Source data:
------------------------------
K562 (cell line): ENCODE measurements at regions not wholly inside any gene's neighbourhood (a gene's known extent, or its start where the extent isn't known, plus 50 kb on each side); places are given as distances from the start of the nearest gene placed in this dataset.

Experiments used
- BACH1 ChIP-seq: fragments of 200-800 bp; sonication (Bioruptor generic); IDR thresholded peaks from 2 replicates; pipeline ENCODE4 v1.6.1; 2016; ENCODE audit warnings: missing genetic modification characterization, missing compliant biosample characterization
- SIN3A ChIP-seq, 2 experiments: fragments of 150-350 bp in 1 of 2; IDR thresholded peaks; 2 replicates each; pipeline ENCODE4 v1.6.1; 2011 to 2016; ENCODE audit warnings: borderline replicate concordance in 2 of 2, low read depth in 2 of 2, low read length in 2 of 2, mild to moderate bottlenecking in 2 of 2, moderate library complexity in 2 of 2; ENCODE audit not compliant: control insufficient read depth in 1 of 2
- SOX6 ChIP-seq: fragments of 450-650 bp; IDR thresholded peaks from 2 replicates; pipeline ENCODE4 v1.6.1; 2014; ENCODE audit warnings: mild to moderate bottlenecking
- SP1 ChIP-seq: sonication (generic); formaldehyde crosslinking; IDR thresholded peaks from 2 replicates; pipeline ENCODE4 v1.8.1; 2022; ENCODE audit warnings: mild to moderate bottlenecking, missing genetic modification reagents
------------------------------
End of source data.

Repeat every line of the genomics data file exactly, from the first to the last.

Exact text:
K562 (cell line): ENCODE measurements at regions not wholly inside any gene's neighbourhood (a gene's known extent, or its start where the extent isn't known, plus 50 kb on each side); places are given as distances from the start of the nearest gene placed in this dataset.

Experiments used
- BACH1 ChIP-seq: fragments of 200-800 bp; sonication (Bioruptor generic); IDR thresholded peaks from 2 replicates; pipeline ENCODE4 v1.6.1; 2016; ENCODE audit warnings: missing genetic modification characterization, missing compliant biosample characterization
- SIN3A ChIP-seq, 2 experiments: fragments of 150-350 bp in 1 of 2; IDR thresholded peaks; 2 replicates each; pipeline ENCODE4 v1.6.1; 2011 to 2016; ENCODE audit warnings: borderline replicate concordance in 2 of 2, low read depth in 2 of 2, low read length in 2 of 2, mild to moderate bottlenecking in 2 of 2, moderate library complexity in 2 of 2; ENCODE audit not compliant: control insufficient read depth in 1 of 2
- SOX6 ChIP-seq: fragments of 450-650 bp; IDR thresholded peaks from 2 replicates; pipeline ENCODE4 v1.6.1; 2014; ENCODE audit warnings: mild to moderate bottlenecking
- SP1 ChIP-seq: sonication (generic); formaldehyde crosslinking; IDR thresholded peaks from 2 replicates; pipeline ENCODE4 v1.8.1; 2022; ENCODE audit warnings: mild to moderate bottlenecking, missing genetic modification reagents